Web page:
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Publication# Capacities, Systoles and Jacobians of Riemann Surfaces

Abstract

To any compact Riemann surface of genus g one may assign a principally polarized abelian variety (PPAV) of dimension g, the Jacobian of the Riemann surface. The Jacobian is a complex torus and we call a Gram matrix of the lattice of a Jacobian a period Gram matrix. The aim of this thesis is to contribute to the Schottky problem, which is to discern the Jacobians among the PPAVs. Buser and Sarnak approached this problem by means of a geometric invariant, the first successive minimum. They showed that the square of the first successive minimum, the squared norm of the shortest non-zero vector, in the lattice of a Jacobian of a Riemann surface of genus g is bounded from above by log(4g), whereas it can be of order g for the lattice of a PPAV of dimension g. The main goal of this work was to improve this result and to get insight into the connection between the geometry of a compact Riemann surface that is given in hyperbolic geometric terms, and the geometry of its Jacobian. We show the following general findings: For a hyperelliptic surface the first successive minimum is bounded from above by a universal constant. The square of the second successive minimum of the Jacobian of a Riemann surface of genus g is equally of order log(g). We provide refined upper bounds on the consecutive successive minima if the surface contains several disjoint small simple closed geodesics and a lower bound for the norm of certain lattice vectors of the Jacobian, if the surface contains small non-separating simple closed geodesics. If the concrete geometry of the Riemann surface is known, more precise statements can be made. In this case we obtain theoretical and practical estimates on all entries of the period Gram matrix. Here we establish upper and lower bounds based on the geometry of the cut locus of simple closed geodesics and also on the geometry of Q-pieces. In addition the following two results have been obtained: First, an improved lower bound for the maximum value of the norm of the shortest non-zero lattice vector among all PPAVs in even dimensions. This follows from an averaging method from the geometry of numbers applied to a family of symmetric PPAVs. Second, a new proof for a lower bound on the number of homotopically distinct geodesic loops, whose length is smaller than a fixed constant. This lower bound applies not only to geodesic loops on Riemann surfaces, but on arbitrary manifolds of non-positive curvature.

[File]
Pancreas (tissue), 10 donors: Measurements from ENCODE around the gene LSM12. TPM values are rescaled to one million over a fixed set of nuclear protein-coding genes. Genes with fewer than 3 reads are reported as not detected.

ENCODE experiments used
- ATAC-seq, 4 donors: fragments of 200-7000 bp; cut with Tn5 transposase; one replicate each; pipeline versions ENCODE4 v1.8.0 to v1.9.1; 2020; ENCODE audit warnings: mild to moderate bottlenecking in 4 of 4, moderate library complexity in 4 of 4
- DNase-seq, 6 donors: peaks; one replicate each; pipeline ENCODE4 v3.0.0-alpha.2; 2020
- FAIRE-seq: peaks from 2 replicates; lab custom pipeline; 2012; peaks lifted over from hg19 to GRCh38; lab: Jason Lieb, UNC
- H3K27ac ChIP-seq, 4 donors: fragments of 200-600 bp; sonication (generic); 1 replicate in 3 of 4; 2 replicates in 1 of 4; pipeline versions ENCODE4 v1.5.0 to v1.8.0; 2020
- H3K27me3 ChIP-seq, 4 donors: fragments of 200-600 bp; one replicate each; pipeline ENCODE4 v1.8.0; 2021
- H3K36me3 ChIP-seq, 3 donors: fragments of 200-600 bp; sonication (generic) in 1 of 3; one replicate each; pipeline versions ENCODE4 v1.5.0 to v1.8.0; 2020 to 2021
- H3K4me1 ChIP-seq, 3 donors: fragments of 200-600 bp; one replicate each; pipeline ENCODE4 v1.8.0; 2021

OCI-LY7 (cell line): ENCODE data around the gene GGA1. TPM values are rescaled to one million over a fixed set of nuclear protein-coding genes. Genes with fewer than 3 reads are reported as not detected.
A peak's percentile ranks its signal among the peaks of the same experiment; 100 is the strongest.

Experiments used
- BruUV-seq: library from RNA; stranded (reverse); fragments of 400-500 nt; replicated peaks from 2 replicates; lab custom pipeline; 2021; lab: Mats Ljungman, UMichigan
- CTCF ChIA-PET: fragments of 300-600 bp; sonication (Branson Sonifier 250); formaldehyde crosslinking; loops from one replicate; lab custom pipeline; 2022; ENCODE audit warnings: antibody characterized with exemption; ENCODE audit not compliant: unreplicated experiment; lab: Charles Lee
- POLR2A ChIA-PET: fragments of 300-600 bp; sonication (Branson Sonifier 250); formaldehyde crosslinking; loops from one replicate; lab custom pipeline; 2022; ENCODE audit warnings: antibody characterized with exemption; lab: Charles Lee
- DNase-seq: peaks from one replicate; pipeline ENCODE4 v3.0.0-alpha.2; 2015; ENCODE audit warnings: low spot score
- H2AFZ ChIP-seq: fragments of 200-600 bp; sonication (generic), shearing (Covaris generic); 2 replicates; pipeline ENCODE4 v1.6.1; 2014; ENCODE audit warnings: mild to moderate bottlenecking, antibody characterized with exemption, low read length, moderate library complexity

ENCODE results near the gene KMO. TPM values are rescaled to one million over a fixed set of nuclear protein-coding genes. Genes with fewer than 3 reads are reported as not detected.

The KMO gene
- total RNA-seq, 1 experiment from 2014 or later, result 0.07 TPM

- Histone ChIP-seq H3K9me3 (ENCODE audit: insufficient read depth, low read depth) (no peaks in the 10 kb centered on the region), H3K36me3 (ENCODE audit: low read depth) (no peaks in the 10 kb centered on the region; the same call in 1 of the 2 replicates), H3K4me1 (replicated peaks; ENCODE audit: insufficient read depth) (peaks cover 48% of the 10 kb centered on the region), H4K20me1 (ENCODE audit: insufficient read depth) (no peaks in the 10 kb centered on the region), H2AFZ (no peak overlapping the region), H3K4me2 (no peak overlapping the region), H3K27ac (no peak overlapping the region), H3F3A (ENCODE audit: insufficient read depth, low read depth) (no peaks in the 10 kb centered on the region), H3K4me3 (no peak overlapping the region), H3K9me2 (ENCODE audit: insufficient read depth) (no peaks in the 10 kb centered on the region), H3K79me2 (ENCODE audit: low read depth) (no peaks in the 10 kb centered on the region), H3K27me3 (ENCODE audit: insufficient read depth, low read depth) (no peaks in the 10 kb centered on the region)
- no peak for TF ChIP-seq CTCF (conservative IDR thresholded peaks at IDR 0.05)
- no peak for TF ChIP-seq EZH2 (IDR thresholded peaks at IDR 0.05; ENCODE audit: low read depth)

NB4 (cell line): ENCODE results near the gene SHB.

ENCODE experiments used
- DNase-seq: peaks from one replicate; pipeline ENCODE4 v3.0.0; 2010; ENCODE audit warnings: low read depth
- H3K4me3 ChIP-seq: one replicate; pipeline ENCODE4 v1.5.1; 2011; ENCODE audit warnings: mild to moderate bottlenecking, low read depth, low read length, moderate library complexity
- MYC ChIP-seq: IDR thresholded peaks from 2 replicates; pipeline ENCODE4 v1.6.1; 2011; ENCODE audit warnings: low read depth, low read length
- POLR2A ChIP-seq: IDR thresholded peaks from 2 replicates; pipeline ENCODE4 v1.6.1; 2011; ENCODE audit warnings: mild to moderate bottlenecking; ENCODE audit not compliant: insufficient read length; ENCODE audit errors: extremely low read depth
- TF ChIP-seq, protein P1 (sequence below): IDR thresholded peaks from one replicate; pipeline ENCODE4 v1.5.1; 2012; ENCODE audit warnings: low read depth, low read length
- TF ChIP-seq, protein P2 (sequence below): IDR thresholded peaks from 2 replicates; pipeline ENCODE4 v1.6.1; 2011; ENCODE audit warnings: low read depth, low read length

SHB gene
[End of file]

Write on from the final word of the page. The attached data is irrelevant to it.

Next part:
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Geometry

Geometry (; ) is a branch of mathematics concerned with properties of space such as the distance, shape, size, and relative position of figures. Geometry is, along with arithmetic, one of the oldest branches of mathematics. A mathematician who works in the field of geometry is called a geometer. Until the 19th century, geometry was almost exclusively devoted to Euclidean geometry, which includes the notions of point, line, plane, distance, angle, surface, and curve, as fundamental concepts.

Riemann surface

In mathematics, particularly in complex analysis, a Riemann surface is a connected one-dimensional complex manifold. These surfaces were first studied by and are named after Bernhard Riemann. Riemann surfaces can be thought of as deformed versions of the complex plane: locally near every point they look like patches of the complex plane, but the global topology can be quite different. For example, they can look like a sphere or a torus or several sheets glued together.

Abelian variety

In mathematics, particularly in algebraic geometry, complex analysis and algebraic number theory, an abelian variety is a projective algebraic variety that is also an algebraic group, i.e., has a group law that can be defined by regular functions. Abelian varieties are at the same time among the most studied objects in algebraic geometry and indispensable tools for much research on other topics in algebraic geometry and number theory. An abelian variety can be defined by equations having coefficients in any field; the variety is then said to be defined over that field.

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